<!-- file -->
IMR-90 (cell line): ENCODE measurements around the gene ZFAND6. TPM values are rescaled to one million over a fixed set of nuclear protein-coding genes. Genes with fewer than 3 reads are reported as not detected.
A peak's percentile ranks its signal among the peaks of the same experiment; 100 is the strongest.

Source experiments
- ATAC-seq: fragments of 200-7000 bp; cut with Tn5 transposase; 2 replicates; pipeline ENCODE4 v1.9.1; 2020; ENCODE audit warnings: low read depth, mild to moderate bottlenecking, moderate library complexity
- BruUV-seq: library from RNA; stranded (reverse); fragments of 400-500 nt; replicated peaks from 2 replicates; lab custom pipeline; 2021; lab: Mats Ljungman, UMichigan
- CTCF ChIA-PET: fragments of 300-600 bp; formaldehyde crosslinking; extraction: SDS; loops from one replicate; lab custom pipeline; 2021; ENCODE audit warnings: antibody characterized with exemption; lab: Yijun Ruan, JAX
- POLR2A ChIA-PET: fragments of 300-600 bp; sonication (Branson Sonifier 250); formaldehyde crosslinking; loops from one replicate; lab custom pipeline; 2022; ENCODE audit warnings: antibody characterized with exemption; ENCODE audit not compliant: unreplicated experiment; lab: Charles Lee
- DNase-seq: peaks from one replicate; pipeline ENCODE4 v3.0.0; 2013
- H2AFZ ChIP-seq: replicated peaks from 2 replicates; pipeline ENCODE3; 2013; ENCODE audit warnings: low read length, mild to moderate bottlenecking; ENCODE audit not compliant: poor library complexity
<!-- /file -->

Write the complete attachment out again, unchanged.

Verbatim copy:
IMR-90 (cell line): ENCODE measurements around the gene ZFAND6. TPM values are rescaled to one million over a fixed set of nuclear protein-coding genes. Genes with fewer than 3 reads are reported as not detected.
A peak's percentile ranks its signal among the peaks of the same experiment; 100 is the strongest.

Source experiments
- ATAC-seq: fragments of 200-7000 bp; cut with Tn5 transposase; 2 replicates; pipeline ENCODE4 v1.9.1; 2020; ENCODE audit warnings: low read depth, mild to moderate bottlenecking, moderate library complexity
- BruUV-seq: library from RNA; stranded (reverse); fragments of 400-500 nt; replicated peaks from 2 replicates; lab custom pipeline; 2021; lab: Mats Ljungman, UMichigan
- CTCF ChIA-PET: fragments of 300-600 bp; formaldehyde crosslinking; extraction: SDS; loops from one replicate; lab custom pipeline; 2021; ENCODE audit warnings: antibody characterized with exemption; lab: Yijun Ruan, JAX
- POLR2A ChIA-PET: fragments of 300-600 bp; sonication (Branson Sonifier 250); formaldehyde crosslinking; loops from one replicate; lab custom pipeline; 2022; ENCODE audit warnings: antibody characterized with exemption; ENCODE audit not compliant: unreplicated experiment; lab: Charles Lee
- DNase-seq: peaks from one replicate; pipeline ENCODE4 v3.0.0; 2013
- H2AFZ ChIP-seq: replicated peaks from 2 replicates; pipeline ENCODE3; 2013; ENCODE audit warnings: low read length, mild to moderate bottlenecking; ENCODE audit not compliant: poor library complexity